Image of people at the Doing Data Differently Conference

Doing data differently at WPP

The end of third-party cookies, changing data privacy laws and increased regulation are what we are working with now. And that is exciting, says WPP’s Global Head of Data and AI, Di Mayze

The future for data will be different. Adaptation and agility are needed; and so too are alternatives to our continued obsession with individually identifiable information.

While AI and the metaverse have – understandably – stolen the headlines in recent years, it’s now time to talk loudly and optimistically about data and the new third-party cookie-less environment in which all organisations will operate. Innovative and responsible approaches to data collection and use are where we are at. 

The future is not simply about more technology and more data. It is about supporting CMOs to use the data they do have (with purpose, ethically and clear intent), optimise it appropriately and remember that, while CMOs might not have all the data they need; they also don’t use all the data that they have. 

Six traits of a data-powered organisation 

Data fuels business, but we have learned from decades of experience that a data-volume goal without thought or purpose is the enemy of a data-powered organisation. We also know that variety of data is a good thing. And we should think not only about the data that is available as individual datasets but what data – we already have access to – can be blended. 

We also need to think about velocity. How fast does your data need to move? And the veracity of our data is vital. 

We should think about the value of our data, and it should be optimised for the long term. Finally, the variability of data needs to be considered. Organisations must be able to respond to the changing nature of data. 

Unless these six traits are embraced by an organisation, its data will not sing. And, importantly, it will not perform well as the foundations of its AI strategy. 

AI depends upon the right data 

As WPP’s Chief AI Officer, Daniel Hulme, says: “You don’t need all of the data in the world, you need the right data that contains the right signals.” He defines AI as “goal-directed adaptive behaviour” but concedes that AI systems used by companies today are less interested in the ‘adaptive’ element as we tend to ask machines to do the same thing over again.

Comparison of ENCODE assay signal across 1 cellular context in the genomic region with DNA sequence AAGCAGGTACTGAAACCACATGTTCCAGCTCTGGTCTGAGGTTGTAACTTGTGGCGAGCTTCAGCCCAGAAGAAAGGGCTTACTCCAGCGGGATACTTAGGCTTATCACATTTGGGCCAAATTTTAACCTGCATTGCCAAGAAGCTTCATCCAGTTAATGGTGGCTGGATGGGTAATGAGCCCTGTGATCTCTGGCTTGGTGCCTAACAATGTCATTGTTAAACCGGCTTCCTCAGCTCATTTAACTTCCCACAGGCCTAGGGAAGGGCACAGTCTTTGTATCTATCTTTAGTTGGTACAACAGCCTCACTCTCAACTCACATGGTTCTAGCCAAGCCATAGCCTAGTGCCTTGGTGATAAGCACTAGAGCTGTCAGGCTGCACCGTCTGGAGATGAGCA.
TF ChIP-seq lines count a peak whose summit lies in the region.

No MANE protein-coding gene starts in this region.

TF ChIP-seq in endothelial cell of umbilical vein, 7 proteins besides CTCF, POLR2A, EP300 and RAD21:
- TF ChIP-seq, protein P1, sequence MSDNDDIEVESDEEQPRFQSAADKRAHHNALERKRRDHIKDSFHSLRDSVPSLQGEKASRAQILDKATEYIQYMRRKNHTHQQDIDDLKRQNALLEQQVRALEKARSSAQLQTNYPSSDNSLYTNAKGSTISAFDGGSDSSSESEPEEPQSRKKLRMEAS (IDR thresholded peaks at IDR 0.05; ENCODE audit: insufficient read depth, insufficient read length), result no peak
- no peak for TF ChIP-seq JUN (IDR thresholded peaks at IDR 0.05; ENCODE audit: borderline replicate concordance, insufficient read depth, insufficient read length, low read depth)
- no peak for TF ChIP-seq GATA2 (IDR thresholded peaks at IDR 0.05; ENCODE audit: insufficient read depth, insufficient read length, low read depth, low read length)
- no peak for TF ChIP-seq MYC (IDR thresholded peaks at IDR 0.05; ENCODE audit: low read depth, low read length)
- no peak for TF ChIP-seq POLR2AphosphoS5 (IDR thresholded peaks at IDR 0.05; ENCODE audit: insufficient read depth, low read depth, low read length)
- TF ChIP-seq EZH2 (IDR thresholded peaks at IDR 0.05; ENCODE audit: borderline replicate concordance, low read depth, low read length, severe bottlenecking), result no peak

He insists we should look at AI through the lens of application – not that of technology – which will free organisations to innovate in a safe way. We have communicated widely on our assertion that there are six applications of AI. These will help define a framework for understanding the evolution of AI as a force for good and, importantly, its potential for doing harm, and therefore requiring intervention. 

But there will always be challenges. We must understand the provenance and authenticity of data, and we have to think long and hard about the data we use inside large language models. That is why WPP is already working with partners to create clean rooms and walled gardens.

AI use cases across WPP continue to build. One goal is to build digital twins of organisations to help them to adapt to new environments, enable them to run simulations and adjust to a rapidly changing world.

While AI will free people from mundane tasks and unlock their creativity, explain-ability is critical. That is why mechanisms are already in place to understand how AIs make decisions, thereby solving the transparency problem. 

Daniel maintains that “knowing stuff – in the future – will not be important”. Having an engineering mindset will be useful. Being able to understand failure points and orchestrate people – these are things that will be valuable going forward. 

Better data; better outcomes 

As Manjiry Tamhane, Global CEO of WPP’s Gain Theory, says, organisation that ground their decisions in data do better. But we know there is a long way to go. Some estimates suggest that only one in five business decisions made is based on data. That is shocking. 

So, what is holding businesses back? A dearth of data strategy developed by growth teams themselves, a disconnect between the growth team’s strategy and that of the organisation, a lack of buy-in generally, fragmentation of audiences, and the challenges associated with measurement (measuring the wrong things or measuring the right things but not in a way that is connected with the rest of the business).